“We don’t want to adjust to how ATK plays, it’s the other way round. They have to adapt to us,” beamed a confident Hugo Boumous following FC Goa’s dismantling of NorthEast United last week.
Some might look at this as being abrasively overconfident. For the Frenchman and the other Gaurs alike, it is the simple truth. And the truth is reflected in the numbers and the success that can now also be objectified with silverware.
Two and a half years back, a decision was made by the club in terms of the kind of football they wanted to play. Decisions were made to carry forward the blueprint and personnel recruited to carry out what would become arguably the most outlandish brand of football that India has seen.
A 43-goal ISL season was followed by a 41-goal one. Trips to the semis were followed by one to the final and the first touch of silverware came forth in the Super Cup. Even there, the Gaurs did everything there way. 12 goals scored in the space of 4 games enroute to the trophy was yet again validation to the notion.
On the list of football’s descriptive words, ‘courage’ doesn’t feature on the higher echelons. It’s too raw for some; having the characteristics of being a little too far-fetched and intangible.
The more dispassionate scrutinies allow for the words like ‘effort’ and ‘energy’ to sneak in. Even witty, clever-sounding words in foreign languages make their way into the fray.
“It’s not easy by any stretch of the imagination, but it’s the best way to play, not the only way,” states Carlos Pena – a vital cog in the FC Goa machine.
“It’s easy to pump the ball long for us, but that relief is only momentary. We want to control our fate and for that we want to control the ball.
“Sometimes it’s not only about the courage to play the intricate pass but also to let go of your ego and play the simple ball and have the humility to move and make space for your teammates.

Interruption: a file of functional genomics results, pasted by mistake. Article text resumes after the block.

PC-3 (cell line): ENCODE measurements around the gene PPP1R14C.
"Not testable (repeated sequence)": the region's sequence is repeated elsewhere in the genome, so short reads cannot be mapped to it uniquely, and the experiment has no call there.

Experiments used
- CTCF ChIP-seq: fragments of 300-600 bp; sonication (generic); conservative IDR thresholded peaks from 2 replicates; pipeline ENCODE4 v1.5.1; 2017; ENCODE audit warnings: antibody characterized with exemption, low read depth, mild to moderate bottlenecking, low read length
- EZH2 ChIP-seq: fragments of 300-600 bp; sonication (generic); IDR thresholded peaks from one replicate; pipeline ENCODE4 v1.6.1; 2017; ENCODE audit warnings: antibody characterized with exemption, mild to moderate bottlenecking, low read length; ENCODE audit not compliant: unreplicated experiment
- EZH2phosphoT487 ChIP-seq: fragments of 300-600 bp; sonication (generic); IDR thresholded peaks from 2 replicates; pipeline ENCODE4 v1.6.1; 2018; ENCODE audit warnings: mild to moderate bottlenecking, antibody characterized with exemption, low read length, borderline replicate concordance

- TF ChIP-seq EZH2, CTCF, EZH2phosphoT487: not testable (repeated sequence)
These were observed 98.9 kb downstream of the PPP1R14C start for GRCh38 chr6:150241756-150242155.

“You can never be too good to not do the right things.”
To do the right thing. For many people around the world of football, it might be a lot of different things, for the Gaurs it has always been about all coming in line to follow one singular line of thought in which football is defined by finding the right pass at the right time, giving your all and giving up yourself to create space for your teammates.
Creating space. No one does that better than the man at the front of it all – Ferran Corominas.
“People think of many things as sacrifices, but they are not,” opines the ISL highest ever scorer. “It’s about making the right decisions and having your heart in the right place.
“For me and all of us in this team, there is no greater achievement than winning each and every game. So me coming deep and giving my teammate in the midfield an easier option is the right thing to do.
“Others might define this simple thing as the courage to build up from the back and midfield. For us, that’s the kind of football we want to play.
“And at times when we fail to execute, it is the trust in your teammate to go again.”
A couple of years back, Kerala Blasters forward Dimitar Berbatov beamed about how FC Goa played the game. The comments were not only about the win but also about how the win was achieved.
In years to come, opponent coaches have time and again paid respect to the style and charisma that the Gaurs bring to the pitch on any given ISL night.
“The better team won, and you, for me are the best out there,” mentioned Nelo Vingada as he paid a visit to the FC Goa locker after a game against the Blasters last season.
“It’s fun playing with the ball and for our fans and anyone else watching too, it’s something to cheer for. I feel that every time I go out on the pitch,” states Mandar Rao Dessai. “If I was a guy in the stands I would be a fan too.”
Even when injuries or suspensions have propped up, the side hasn’t lost it’s valour or the sense of adventure every time the ball is at the feet of the Men in Orange.